Title

The Cycling of Iron, Zinc and Cadmium in the North East Pacific Ocean – Insights from Stable Isotopes

Document Type

Article

Publication Date

9-2015

Digital Object Identifier (DOI)

https://doi.org/10.1016/j.gca.2015.05.023

Abstract

Dissolved stable isotope ratios of the transition metals provide useful information, both for understanding the cycling of these bioactive trace elements through the oceans, and tracing their marine sources and sinks. Here, we present seawater dissolved Fe, Zn and Cd concentration and stable isotope ratio (δ56Fe, δ66Zn, and δ114Cd) profiles from two stations in the Pacific Ocean, the SAFe Station (30°N 140°W) in the subtropical North East Pacific from the GEOTRACES IC2 cruise, and the marginal San Pedro Basin (33.8°N 118.4°W) within the South California Bight. These data represent, to our knowledge, the first full-water column profiles for δ66Zn and δ56Fe from the open-ocean North Pacific, and the first observations of dissolved δ66Zn and δ114Cd in a low-oxygen marginal basin. At the SAFe station, δ56Fe is isotopically lighter throughout the water column (−0.6 to +0.1‰, relative to IRRM-014) compared to the North Atlantic, suggesting significant differences in Fe sources or Fe cycling between these two ocean basins. A broad minimum in δ56Fe associated with the North Pacific oxygen minimum zone (OMZ; <75 μmol kg−1 dissolved oxygen; ∼550–2000 m depth) is consistent with reductive sediments along the California margin being an important source of dissolved Fe to the North Pacific. Other processes which may influence δ56Fe at SAFe include biological cycling in the upper ocean, and input of Fe from hydrothermal vents and oxic sediments below the OMZ. Zn and Cd concentration profiles at both stations broadly match the distribution of the macronutrients silicate and phosphate, respectively. At SAFe, δ114Cd increases towards the surface, reflecting the biological preference for assimilation of lighter Cd isotopes, while negative Cd (−0.12) associated with low oxygen waters supports the recently proposed hypothesis of water-column CdS precipitation. In contrast to δ114Cd, δ66Zn at SAFe decreases towards the surface ocean, perhaps due to scavenging of isotopically heavy Zn, while at intermediate depths δ66Zn provides further evidence of a mid-depth dissolved δ66Zn maximum. We suggest this may be a global feature of Zn biogeochemistry related to either regeneration of heavy adsorbed Zn, or to ZnS formation and removal within the water column. Data from San Pedro shows that anoxic sediments can be a source of isotopically light Zn to the water column (δ66Zn of ∼−0.3‰ relative to JMC Lyon), though evidence of this signal is not observed being transported to SAFe. Within North Pacific Intermediate Water at SAFe (NPIW; ∼500 m) elevated Cd and Zn and a focused minimum in δ56Fe suggest possible transport of Fe, Zn, and Cd over thousands of km from subpolar waters, meaning that NPIW may have a strong influence on the subsurface distribution of trace metals throughout the North Pacific.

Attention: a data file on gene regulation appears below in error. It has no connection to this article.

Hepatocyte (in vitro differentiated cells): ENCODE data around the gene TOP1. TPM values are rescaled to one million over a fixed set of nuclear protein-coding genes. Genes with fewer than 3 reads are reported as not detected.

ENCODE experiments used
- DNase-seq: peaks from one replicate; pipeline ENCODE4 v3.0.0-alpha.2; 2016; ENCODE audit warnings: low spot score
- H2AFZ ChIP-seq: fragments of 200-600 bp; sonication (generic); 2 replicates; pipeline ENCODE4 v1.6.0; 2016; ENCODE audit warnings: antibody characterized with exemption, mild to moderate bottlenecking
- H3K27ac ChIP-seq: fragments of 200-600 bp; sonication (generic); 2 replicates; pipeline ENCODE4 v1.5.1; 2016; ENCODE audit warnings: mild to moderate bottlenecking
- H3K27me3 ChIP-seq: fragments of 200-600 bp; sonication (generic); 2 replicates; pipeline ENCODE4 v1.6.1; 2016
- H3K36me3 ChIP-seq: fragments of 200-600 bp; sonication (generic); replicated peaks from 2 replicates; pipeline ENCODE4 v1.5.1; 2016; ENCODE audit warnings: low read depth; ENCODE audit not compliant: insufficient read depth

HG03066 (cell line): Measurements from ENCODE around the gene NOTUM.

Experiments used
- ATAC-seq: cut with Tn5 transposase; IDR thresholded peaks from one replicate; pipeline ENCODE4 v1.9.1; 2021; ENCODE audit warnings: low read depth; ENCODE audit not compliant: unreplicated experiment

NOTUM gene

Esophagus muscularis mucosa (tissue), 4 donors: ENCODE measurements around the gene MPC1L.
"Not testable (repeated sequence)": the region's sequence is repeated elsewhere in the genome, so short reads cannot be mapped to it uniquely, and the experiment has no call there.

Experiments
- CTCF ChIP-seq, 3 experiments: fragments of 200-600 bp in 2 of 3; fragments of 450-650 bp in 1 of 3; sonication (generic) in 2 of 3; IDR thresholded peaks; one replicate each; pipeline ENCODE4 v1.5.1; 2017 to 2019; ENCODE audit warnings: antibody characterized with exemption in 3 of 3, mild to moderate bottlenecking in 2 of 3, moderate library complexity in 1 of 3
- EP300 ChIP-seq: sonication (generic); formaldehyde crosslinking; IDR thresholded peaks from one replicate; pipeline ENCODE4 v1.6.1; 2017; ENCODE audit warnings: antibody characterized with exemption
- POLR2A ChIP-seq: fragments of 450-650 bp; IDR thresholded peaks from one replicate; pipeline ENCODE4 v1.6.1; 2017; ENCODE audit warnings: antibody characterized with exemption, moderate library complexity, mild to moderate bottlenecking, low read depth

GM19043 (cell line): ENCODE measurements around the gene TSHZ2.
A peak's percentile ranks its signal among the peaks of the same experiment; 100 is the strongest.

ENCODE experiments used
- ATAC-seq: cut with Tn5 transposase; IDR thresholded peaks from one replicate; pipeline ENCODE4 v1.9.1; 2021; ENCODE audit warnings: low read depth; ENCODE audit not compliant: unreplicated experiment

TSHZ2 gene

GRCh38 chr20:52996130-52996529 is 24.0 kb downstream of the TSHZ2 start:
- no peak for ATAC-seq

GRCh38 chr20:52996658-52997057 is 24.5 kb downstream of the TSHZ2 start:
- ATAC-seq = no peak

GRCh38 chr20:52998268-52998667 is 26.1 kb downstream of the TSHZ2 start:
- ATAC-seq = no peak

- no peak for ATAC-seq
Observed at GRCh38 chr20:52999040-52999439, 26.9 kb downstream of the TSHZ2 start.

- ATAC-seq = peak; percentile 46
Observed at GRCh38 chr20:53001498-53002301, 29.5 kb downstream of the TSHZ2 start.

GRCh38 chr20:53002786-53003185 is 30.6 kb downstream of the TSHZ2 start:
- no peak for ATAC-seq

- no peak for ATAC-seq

Was this content written or created while at USF?

No

Citation / Publisher Attribution

Geochimica et Cosmochimica Acta, v. 164, p. 262-283

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